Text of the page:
An extraordinary collection of gems and minerals is now a click of the mouse away after students at The University of Texas at Austin’s Jackson School of Geosciences digitally photographed more than 6,300 specimens and made them available on a new, fully searchable Web site.
The site will be a tool for students learning to identify geological materials, scientists conducting basic research and people who shape or facet gems and minerals.
The specimens make up the Glenn and Martha Vargas Gem and Mineral Collection at the Jackson School. The late couple were internationally recognized authorities on lapidary arts, the fashioning of gems, minerals and rocks to create decorative items. They assembled their collections over 60 years beginning in the mid-1930s during travels in the western U.S., South America, Mexico, Australia, southeast Asia and Africa.
Mark Helper, a distinguished senior lecturer in the Jackson School who teaches a course on gems and faceting, oversaw the creation of the photo archive and Web site. He said it started as a classroom project with the goal of helping students learn to identify gems and minerals, as well as various gemstone cuts.
“We realized the collection wasn’t as accessible as we would like,” said Helper. “Cataloging the whole collection and putting it online would be a nice way to help people understand what’s in the collection and to advertise it.”
From 1975-1999, Glenn and Martha Vargas taught faceting, lapidary and gemology to thousands of students as part of the university’s Gems and Gem Minerals course. They are perhaps best known internationally for their book “Faceting for Amateurs,” a three-book series on facet diagrams, and for numerous articles in trade periodicals and magazines. Beginning in the 1940s and continuing through the 1990s, through their teaching, publications, faceting equipment and minerals businesses, they played a large role in popularizing faceting at the amateur level, helping turn what was once a secretive trade into a hobby enjoyed by millions.
For several decades they visited gem localities and gem centers around the world to obtain gem rough that they sold to faceters through Glenn’s mail order business. During the same period, they kept and faceted many of the best pieces for themselves; it is these gemstones, along with representative uncut crystal counterparts, which comprise the heart of the gem collection. Mineral specimens of the collection were also collected during this period, many from now classic localities in California, the western U.S. and Mexico.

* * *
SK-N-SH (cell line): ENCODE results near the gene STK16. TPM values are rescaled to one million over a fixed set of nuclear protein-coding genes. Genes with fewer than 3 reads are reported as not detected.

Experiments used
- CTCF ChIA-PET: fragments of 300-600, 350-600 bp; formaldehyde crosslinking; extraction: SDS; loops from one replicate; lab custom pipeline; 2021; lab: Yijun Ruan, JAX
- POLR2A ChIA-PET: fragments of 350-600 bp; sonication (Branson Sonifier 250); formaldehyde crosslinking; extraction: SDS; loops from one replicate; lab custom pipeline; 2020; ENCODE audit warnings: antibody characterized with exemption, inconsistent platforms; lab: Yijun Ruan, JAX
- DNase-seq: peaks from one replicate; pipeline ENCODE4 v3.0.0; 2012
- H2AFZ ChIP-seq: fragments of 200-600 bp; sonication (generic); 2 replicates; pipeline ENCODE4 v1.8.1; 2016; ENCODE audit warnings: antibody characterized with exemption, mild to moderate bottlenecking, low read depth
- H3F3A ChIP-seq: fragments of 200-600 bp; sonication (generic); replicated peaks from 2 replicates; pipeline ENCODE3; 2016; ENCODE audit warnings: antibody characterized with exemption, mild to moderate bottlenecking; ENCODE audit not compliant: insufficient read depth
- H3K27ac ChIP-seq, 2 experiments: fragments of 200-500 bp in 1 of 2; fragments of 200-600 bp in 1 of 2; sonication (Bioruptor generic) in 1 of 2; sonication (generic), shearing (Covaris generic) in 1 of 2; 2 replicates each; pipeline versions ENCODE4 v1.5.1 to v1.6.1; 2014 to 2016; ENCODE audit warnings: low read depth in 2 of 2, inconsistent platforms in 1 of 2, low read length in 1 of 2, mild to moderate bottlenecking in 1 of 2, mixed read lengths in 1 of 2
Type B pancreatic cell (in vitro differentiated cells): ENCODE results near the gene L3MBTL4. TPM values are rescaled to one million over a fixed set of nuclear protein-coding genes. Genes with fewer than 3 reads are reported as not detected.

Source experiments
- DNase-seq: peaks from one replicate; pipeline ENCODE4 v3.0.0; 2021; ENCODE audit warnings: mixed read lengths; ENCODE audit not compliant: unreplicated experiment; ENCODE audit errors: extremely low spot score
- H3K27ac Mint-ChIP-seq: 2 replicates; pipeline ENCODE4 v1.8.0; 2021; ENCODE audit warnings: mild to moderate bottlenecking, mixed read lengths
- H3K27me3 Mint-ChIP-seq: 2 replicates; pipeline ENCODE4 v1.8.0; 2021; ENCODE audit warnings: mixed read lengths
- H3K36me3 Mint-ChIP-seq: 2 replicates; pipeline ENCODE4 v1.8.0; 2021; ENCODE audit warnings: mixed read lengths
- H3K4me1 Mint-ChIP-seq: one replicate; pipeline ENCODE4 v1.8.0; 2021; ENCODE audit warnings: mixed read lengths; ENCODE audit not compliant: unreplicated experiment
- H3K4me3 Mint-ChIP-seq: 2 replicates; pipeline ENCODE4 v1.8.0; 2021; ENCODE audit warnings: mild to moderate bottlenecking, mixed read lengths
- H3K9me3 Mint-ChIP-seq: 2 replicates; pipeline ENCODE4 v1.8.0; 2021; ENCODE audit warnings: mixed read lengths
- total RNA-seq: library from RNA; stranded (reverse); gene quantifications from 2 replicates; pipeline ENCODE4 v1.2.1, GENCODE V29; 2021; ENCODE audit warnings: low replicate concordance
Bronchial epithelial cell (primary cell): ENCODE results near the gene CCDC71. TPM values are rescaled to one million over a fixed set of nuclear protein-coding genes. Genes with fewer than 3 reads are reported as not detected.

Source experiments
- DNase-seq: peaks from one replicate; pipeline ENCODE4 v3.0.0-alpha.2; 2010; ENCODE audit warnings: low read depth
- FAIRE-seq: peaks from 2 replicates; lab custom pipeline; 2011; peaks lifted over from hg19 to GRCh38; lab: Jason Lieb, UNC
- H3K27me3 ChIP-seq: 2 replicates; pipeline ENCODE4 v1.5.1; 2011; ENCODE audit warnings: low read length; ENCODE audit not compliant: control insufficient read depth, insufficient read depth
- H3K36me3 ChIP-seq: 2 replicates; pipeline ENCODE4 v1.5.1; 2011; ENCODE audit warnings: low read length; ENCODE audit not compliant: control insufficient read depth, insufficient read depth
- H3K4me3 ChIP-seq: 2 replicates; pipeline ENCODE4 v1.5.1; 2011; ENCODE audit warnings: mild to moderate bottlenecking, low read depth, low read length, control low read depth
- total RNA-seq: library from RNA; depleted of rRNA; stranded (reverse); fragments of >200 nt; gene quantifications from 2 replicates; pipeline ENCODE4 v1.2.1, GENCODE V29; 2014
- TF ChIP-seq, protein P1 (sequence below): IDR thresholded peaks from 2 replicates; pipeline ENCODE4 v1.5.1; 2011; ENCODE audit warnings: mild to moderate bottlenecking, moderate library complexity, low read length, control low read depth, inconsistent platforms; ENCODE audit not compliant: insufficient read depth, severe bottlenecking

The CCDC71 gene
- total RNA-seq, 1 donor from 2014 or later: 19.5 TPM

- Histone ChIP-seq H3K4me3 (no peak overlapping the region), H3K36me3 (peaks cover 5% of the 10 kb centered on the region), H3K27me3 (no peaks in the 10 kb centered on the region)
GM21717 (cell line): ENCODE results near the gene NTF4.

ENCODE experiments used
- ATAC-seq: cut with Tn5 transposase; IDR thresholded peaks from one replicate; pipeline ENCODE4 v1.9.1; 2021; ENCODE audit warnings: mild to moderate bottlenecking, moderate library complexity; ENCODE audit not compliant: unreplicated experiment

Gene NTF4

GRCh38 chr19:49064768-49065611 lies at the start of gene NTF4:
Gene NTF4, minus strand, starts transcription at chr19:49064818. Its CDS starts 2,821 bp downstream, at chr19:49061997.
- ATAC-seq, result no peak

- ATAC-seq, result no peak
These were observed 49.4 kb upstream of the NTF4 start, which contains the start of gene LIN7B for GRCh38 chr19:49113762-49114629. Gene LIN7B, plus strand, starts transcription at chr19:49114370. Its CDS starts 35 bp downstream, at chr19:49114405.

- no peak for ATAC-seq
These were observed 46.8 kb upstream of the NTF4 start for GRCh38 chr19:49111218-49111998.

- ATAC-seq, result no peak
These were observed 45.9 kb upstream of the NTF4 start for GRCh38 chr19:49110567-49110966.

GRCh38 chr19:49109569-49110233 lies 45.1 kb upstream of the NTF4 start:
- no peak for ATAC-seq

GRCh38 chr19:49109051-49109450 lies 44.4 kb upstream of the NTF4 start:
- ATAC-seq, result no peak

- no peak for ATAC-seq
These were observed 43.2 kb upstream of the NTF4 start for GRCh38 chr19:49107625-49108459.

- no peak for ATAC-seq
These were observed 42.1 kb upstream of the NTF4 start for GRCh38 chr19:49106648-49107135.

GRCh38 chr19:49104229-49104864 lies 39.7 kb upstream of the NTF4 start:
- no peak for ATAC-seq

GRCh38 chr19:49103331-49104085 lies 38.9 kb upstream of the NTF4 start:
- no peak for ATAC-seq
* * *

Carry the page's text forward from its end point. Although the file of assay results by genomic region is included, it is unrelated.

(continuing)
Although the collection contains many outstanding gems, it is perhaps most notable for the variety of faceted minerals represented, many of which are seldom faceted.
“It was a point of pride among them that they could facet just about anything,” said Helper.
Equally unique is a faceting reference collection of more than 200 quartz gemstones that were cut to verify faceting diagrams prior to publication of the Vargas and Vargas three-book series “Diagrams for Faceting.”
“Seeing an example before faceting a gem to a particular cut is invaluable, as will be the photos of these reference gemstones,” said Helper.
Interesting “collections within the collection” also include mineral pseudomorphs, twinned crystals, synthetic gems and an extraordinary collection of gem quartz with inclusions. Helper said the value of the collection lies less in its monetary worth than its breadth.
“As geologists we aren’t so interested in the bling factor,” he said. “We’re more interested in the unusual, and there are plenty of unusual and rare gems in this collection.”
Visit the Vargas Gem and Mineral Collection Web site at: http://fasttex.diia.utexas.edu/vargas/about/
For more information about research at the Jackson School, contact J.B. Bird at firstname.lastname@example.org, 512-232-9623.